Strangeness, irony. Bloom returns to these qualities again and again.

     After declaring ironic storytelling about storytelling to be largely Boccaccio's invention, Bloom shows us how Chaucer, the comic ironist, transformed the design.

     "It may be that Chaucer's true literary parent was the Yahwist and his true child, Jane Austen. All three writers make their ironies their principal instruments for discovery or invention, by compelling readers to discover themselves precisely what it is that they have invented."

     The position of honor in the Canon belongs to Shakespeare. "If we could conceive of a universal canon, multicultural and multivalent, its one essential book would not be a scripture, whether Bible, Koran, or Eastern text, but rather Shakespeare, who is acted and read everywhere, in every language and circumstance."

     Shakespeare casts a very long shadow in Western literature. One way or another, all his successors in the Canon are his progeny. His magnitude and influence are unique. “Without Shakespeare, no canon, because without Shakespeare, no recognizable selves in us, whoever we are. We owe to Shakespeare not only our representation of cognition but much of our capacity for cognition.”

     Goethe admitted Shakespeare's superiority. Bloom tells us that it was lucky for Goethe that Shakespeare was English, because he could "absorb and imitate Shakespeare without crippling anxieties." (Shakespeare did provoke crippling anxieties in other authors). Bloom alludes to "the extraordinary strangeness that makes Faust the most grotesque masterpiece of Western poetry" and then circles that strange drama repeatedly, casually demonstrating how adept he is at winkling pearls out of unpromising shells, spurring us to reread those classics whose true opulence he has spread out before us.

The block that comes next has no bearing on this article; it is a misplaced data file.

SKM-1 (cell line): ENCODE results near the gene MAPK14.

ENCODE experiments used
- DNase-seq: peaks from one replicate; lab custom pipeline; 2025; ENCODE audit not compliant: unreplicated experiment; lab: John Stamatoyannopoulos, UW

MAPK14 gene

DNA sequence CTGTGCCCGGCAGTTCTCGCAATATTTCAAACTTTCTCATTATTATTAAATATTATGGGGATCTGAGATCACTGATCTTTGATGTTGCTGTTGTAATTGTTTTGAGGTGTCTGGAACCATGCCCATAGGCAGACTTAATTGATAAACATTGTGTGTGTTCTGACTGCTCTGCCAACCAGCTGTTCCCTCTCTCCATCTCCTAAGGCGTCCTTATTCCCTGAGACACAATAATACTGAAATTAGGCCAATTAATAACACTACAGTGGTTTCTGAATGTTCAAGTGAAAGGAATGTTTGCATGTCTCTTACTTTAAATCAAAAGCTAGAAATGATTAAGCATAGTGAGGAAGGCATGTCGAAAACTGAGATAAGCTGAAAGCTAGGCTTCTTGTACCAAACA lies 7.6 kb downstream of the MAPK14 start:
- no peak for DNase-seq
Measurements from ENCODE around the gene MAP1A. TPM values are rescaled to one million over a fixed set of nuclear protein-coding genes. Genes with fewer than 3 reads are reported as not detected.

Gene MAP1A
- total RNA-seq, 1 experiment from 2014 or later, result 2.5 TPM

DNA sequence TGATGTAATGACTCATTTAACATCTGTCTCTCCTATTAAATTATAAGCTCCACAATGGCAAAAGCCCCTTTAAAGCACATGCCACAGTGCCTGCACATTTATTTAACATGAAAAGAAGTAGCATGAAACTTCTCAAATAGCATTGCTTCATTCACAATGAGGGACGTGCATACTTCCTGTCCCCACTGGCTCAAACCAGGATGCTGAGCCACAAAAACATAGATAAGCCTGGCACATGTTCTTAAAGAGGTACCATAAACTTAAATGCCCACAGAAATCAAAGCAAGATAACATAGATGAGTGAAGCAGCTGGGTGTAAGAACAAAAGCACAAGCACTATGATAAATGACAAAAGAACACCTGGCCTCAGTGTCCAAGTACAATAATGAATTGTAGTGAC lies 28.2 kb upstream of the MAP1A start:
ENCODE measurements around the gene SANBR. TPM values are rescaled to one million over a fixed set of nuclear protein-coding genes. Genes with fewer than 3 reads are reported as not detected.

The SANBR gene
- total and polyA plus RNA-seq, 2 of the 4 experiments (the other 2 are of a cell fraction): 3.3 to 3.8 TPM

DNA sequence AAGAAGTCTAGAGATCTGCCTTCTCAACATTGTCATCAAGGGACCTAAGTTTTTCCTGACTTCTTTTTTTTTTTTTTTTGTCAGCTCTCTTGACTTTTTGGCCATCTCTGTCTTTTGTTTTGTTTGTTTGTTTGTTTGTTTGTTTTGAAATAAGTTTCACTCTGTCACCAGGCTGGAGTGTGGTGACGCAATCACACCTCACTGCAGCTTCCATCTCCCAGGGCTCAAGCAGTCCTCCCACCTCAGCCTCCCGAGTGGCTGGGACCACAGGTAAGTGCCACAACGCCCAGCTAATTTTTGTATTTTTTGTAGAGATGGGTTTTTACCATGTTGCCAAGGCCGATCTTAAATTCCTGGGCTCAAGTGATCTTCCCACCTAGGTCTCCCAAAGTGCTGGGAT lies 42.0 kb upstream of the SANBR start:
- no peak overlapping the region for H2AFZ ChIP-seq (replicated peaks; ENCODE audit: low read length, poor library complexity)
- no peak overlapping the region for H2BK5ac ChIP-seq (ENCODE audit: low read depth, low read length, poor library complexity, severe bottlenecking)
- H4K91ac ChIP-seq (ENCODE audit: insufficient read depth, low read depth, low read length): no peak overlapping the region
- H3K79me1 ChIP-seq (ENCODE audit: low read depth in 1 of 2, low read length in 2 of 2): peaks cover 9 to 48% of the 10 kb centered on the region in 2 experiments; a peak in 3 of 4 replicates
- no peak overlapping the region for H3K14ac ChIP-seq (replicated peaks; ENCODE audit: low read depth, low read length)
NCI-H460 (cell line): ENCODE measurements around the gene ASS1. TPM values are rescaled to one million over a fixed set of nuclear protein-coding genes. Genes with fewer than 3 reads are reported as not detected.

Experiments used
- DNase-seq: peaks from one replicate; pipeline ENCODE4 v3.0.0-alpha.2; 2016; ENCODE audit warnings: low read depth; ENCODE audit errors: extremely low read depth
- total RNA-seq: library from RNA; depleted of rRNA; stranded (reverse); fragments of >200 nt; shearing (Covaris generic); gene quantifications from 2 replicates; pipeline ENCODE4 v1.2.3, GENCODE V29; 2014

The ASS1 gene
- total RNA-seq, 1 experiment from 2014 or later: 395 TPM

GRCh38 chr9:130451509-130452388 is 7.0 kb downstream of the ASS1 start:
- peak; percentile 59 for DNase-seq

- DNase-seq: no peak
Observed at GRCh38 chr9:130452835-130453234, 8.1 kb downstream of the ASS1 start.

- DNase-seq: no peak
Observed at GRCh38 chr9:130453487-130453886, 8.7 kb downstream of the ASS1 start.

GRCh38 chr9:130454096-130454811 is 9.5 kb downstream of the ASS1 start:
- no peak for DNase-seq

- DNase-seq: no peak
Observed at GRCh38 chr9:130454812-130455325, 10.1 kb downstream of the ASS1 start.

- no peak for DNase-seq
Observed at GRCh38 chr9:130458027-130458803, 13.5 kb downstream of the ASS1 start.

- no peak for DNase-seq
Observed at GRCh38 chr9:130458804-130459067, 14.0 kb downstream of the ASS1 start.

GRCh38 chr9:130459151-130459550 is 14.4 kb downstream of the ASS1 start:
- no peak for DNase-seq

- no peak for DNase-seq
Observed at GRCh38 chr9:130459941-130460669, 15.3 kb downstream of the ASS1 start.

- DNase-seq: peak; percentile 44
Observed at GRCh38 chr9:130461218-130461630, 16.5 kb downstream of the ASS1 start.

He reveals the keen intelligence that underlies Emily Dickinson's most audacious metaphors, the split between being and consciousness that is Kafka's theme, the debt of Freud to Shakespeare. He communicates his zest each time he holds up one of his twenty-six candidates for literary canonization. He encourages us to believe that the numinous awaits us, that insights, discoveries, and epiphanies are ours for the asking.

     We are not shocked when he asserts that the great writers of the Western Canon are subversive of all values, for Bloom believes in and demonstrates the singular virtue of great literature.

     The Canon exists so that we can encounter "authentic aesthetic power" and "aesthetic dignity." "The reception of aesthetic power enables us to learn how to talk to ourselves and how to endure ourselves. The true use of Shakespeare or of Cervantes, of Homer or of Dante, of Chaucer or of Rabelais, is to augment one's own growing inner self. Reading deeply in the Canon will not make one a better or a worse person, a more useful or more harmful citizen. The mind's dialogue with itself is not primarily a social reality. All that the Western Canon can bring one is the proper use of one's own solitude, that solitude whose final form is one's confrontation with one's own mortality."

     The rest is silence.